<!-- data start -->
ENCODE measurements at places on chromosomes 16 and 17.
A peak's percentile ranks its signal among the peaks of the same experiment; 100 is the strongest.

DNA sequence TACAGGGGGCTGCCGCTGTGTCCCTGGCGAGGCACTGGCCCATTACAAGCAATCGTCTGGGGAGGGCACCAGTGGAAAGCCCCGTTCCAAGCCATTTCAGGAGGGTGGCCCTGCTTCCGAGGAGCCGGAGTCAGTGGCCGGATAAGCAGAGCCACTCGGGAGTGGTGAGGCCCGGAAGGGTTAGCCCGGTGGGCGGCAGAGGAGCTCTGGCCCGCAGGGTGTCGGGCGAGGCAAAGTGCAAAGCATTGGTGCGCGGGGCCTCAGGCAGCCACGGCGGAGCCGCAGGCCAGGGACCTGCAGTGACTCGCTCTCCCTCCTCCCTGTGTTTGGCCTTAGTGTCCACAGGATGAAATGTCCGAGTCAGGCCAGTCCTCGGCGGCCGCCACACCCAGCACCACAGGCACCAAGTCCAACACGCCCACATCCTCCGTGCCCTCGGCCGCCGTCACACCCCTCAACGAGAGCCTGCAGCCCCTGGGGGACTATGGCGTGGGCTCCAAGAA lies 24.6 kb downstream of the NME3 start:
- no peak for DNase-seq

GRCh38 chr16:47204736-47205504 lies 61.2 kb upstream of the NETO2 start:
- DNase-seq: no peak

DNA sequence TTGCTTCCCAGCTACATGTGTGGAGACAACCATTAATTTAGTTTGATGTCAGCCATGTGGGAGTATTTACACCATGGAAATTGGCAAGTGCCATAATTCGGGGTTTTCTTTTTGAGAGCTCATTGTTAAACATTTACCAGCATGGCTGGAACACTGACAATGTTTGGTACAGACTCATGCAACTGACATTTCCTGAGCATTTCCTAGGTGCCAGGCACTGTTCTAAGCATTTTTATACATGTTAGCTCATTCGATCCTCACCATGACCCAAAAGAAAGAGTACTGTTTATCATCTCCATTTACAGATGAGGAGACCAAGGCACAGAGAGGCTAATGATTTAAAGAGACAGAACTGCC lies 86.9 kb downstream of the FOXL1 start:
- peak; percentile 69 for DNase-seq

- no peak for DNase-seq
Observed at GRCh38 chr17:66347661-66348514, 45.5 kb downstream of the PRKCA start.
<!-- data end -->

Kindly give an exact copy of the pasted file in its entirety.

ENCODE measurements at places on chromosomes 16 and 17.
A peak's percentile ranks its signal among the peaks of the same experiment; 100 is the strongest.

DNA sequence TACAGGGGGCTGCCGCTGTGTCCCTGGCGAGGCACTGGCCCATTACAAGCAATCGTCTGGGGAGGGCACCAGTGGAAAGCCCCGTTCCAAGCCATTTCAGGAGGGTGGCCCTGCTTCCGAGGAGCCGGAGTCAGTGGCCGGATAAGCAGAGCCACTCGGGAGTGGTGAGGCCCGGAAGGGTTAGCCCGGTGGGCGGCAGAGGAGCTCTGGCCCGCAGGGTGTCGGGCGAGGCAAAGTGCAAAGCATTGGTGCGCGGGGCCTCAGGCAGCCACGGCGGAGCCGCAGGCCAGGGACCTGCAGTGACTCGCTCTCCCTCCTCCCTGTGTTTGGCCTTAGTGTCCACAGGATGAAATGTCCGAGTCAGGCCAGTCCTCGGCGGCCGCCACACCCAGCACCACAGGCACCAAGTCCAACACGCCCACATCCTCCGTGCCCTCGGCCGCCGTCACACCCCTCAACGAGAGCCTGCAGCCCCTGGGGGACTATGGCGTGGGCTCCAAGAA lies 24.6 kb downstream of the NME3 start:
- no peak for DNase-seq

GRCh38 chr16:47204736-47205504 lies 61.2 kb upstream of the NETO2 start:
- DNase-seq: no peak

DNA sequence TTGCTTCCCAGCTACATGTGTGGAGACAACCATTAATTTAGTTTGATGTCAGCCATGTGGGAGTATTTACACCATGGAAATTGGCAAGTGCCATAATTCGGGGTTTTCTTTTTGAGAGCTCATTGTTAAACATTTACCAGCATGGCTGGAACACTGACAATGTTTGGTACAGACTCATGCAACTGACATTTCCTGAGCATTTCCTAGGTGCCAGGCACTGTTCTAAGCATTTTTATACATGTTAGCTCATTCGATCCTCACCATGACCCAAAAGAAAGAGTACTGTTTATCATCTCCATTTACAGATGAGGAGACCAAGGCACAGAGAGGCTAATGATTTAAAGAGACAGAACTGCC lies 86.9 kb downstream of the FOXL1 start:
- peak; percentile 69 for DNase-seq

- no peak for DNase-seq
Observed at GRCh38 chr17:66347661-66348514, 45.5 kb downstream of the PRKCA start.